The original cinema in Cudillero retains the charm of its location, its small size and the design of its facades in a sub-modernist style. It closed down, served as a warehouse, was later the site of a supermarket, and has closed once again. Its first closure was due to competition from a newly-built cinema commercially named “Cine Mari”. It was the mid-forties and one of the powerful local canning dynasties was looking for secure business opportunities in cinema entertainment. The town smelt of salting factories and the women used to walk in procession up the steep streets loaded with fish for the industry. The chimneys smoked and the new building paid tribute to the fashionable imperial style with Neo-Baroque elements and decoration on its facades. Here too the pressure of television took its toll on those generations that had grown up going to the pictures, and finally this cinema closed as well. It ended up becoming the Casa de Cultura (cultural centre) and its exhibition room was inaugurated with a selection of pictures from the Selgas collection. The splendour of those paintings, uneven in their quality, as was highlighted by the masterpieces, reappears now in the work of the sister and brother Chechu Álava and Juan Fernández, like an celebration of its evocative power, as if calling on us to pay tribute to a medium which remains immutable in its original virtues.

That intimate passion which needs to express itself on paper and canvas is revived with a communicative clarity that recalls Ramón Gaya at his best; Gaya trying to discover the alchemy of Velázquez in his solitary pictorial flight; Gaya losing himself in the secret labyrinths of the past in search of an interlocutor that will certify discoveries, dispel doubts, celebrate ecstasy and defend true tradition against the impostures of modernity.

A sister and brother, both painters, now take on a defence fought with unequal resources. It doesn’t matter. The dialogue flows in moderation, without shrillness or interference, but with the persistence of those who know that their argument is rooted in a whole host of artists who fought the same inner battles, sharing the same quests. Nothing new, you might say. True; but now the battlefields seem vast and the potential enemies form a larger contingent. It doesn’t matter, the pioneering artist Chechu Álava seems to have said to herself when she launched an explicit campaign in defence of painting in the title of her memorable one-woman exhibition in 1999: No estaba muerta, estaba de parranda (Elogio de la pintura) (“It Wasn’t Dead, It Was Out on the Town: In Praise of Painting”). At that time the party was conceptual, objectual, installationist and actionist, and she had fun provocatively reviving the supposed corpse which everyone thought was definitely dead. Hers was an intimist kind of painting which did not attempt to conceal the attitude, the vision of a woman artist opting for a visual narrative with figurative roots to defend her position.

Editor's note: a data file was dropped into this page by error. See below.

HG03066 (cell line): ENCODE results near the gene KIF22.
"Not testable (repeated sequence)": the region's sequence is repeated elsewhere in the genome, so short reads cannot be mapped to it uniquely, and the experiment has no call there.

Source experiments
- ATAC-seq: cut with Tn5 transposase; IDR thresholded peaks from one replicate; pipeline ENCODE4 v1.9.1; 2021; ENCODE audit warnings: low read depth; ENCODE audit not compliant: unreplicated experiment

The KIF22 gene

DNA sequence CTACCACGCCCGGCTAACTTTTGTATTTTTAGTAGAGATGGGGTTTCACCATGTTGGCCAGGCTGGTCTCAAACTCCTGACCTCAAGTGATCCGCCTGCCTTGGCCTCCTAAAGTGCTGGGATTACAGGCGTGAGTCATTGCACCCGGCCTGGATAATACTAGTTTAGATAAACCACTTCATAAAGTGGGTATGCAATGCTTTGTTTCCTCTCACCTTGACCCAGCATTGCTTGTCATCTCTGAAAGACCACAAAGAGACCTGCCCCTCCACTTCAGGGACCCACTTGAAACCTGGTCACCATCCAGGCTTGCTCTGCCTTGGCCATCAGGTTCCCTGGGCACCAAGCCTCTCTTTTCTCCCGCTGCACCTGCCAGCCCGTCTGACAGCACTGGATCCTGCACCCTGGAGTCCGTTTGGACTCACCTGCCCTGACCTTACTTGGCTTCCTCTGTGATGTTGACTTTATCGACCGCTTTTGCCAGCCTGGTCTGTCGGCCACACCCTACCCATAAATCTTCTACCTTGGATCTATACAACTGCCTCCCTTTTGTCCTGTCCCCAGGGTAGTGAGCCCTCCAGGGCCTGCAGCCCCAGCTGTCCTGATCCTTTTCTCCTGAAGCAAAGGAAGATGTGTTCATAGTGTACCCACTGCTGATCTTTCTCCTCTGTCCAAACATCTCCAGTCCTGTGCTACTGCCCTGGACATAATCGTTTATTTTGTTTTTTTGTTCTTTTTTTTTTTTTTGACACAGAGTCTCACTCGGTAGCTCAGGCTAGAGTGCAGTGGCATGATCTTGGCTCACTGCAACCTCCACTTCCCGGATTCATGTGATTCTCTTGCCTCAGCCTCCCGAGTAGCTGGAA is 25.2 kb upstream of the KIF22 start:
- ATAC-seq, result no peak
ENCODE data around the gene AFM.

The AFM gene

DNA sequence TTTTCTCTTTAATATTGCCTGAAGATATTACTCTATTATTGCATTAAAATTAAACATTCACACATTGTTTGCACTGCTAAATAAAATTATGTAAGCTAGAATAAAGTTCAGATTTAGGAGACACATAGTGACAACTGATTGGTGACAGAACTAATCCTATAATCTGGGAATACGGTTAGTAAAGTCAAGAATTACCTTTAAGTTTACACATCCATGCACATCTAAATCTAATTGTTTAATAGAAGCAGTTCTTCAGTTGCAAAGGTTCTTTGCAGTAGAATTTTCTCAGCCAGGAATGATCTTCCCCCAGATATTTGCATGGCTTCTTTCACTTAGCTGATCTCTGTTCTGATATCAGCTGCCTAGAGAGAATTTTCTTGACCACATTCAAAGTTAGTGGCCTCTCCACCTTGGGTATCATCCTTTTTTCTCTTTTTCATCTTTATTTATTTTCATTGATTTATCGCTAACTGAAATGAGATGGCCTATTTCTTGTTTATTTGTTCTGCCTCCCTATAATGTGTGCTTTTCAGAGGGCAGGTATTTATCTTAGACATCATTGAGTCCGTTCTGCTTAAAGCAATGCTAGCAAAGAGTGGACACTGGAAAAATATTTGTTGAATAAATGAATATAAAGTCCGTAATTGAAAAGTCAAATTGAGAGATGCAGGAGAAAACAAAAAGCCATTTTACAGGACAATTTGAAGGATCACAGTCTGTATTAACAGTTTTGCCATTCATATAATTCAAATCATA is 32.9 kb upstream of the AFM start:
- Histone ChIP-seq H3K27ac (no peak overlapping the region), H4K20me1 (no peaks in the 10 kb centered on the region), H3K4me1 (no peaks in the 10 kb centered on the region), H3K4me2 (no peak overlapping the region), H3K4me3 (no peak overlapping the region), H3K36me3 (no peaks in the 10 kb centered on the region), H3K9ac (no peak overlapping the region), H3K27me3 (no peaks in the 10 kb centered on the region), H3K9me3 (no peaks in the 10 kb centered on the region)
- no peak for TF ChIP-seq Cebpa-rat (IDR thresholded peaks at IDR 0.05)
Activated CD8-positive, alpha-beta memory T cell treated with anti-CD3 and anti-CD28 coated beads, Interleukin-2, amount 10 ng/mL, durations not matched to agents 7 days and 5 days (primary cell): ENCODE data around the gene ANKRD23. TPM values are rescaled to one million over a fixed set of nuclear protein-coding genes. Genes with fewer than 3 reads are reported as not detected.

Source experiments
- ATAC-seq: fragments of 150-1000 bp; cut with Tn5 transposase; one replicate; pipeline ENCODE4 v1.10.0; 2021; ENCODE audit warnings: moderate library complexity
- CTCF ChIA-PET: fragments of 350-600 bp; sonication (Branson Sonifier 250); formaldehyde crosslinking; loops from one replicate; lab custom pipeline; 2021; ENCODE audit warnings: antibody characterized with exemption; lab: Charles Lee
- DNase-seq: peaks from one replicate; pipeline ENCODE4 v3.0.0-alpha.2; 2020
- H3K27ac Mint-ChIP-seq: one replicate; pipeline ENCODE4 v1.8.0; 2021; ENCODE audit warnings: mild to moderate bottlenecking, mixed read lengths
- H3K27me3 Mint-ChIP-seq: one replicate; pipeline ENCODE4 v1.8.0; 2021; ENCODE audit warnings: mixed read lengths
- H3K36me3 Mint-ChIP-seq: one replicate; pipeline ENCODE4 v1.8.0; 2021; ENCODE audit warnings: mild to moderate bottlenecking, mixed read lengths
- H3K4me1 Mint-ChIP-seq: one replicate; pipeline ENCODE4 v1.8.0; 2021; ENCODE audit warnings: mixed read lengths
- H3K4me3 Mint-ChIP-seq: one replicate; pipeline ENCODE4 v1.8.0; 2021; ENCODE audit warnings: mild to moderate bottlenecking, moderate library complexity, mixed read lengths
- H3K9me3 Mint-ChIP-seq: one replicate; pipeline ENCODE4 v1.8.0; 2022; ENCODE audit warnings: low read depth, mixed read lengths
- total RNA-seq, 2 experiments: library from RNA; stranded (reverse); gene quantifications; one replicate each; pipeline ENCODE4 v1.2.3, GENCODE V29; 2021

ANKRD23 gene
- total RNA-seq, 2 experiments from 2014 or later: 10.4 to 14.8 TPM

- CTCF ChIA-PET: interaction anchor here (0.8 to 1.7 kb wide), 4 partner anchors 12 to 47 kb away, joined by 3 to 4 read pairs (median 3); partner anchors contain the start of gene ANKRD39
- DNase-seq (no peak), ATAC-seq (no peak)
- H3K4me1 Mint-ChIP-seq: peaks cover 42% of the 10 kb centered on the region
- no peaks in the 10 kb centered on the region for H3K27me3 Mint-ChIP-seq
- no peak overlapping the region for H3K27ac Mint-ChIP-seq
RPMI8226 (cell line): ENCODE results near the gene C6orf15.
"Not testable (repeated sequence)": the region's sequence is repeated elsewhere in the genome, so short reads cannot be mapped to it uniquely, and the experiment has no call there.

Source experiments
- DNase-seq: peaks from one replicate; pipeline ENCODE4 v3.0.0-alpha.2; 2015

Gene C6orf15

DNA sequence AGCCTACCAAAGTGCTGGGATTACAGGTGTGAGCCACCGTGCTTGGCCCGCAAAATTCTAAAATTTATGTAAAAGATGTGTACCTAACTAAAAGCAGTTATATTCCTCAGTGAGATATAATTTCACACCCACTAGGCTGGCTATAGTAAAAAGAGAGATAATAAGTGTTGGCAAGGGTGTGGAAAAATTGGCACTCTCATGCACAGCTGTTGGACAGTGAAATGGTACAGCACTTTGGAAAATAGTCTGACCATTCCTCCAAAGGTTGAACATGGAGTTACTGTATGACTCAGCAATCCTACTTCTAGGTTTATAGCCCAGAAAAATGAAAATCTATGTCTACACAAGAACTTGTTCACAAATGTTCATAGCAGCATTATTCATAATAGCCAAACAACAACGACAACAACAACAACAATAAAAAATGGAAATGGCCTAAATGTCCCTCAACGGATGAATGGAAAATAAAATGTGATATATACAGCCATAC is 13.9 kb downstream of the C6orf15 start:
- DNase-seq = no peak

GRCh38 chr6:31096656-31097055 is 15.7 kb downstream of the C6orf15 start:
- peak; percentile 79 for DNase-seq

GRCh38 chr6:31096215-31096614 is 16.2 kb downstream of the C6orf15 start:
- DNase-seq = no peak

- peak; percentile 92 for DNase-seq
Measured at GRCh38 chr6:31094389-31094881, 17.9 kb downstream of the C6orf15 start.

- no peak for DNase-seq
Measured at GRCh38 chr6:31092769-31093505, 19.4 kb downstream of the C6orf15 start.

Her younger brother Juan Fernández was to follow her example with a vehement defence of drawing and painting, producing some pertinent results which put his commitment beyond doubt. In a relatively recent text, which constitutes a clear confession in its very title: Sobre la necesidad de pintar en el siglo XXI (“On the Need to Paint in the Twenty-First Century”), Juan Fernández argues the merits of a technique steeped in history, allowing an apprenticeship in the masters as a continuous lesson in the value of looking, of discovery and of constantly returning to subjects that artists have always tackled, particularly the portrait genre. Hence the function and the usefulness of museums, which are refuges and schools and which permit contemplation as a basic precondition for the act of painting: an act that follows its own course, demands patience and allows us to go back over it as many times as necessary; an act that helps us to understand the world and the reasons for things. It is that world and those things that come together in this dialogue-a “kaleidoscope of different influences”, as Chechu defines it-in which one can feel the warmth of the intimate sphere of feelings, friends, landscapes and remembered circumstances which in Chechu’s case becomes mysterious or enigmatic while in Juan’s it enunciates the most specific reality. The two interpretations converge and are incorporated in a setup which facilitates that unmediated conversation which we witness as satisfied and convinced viewers, prepared to join in that defence.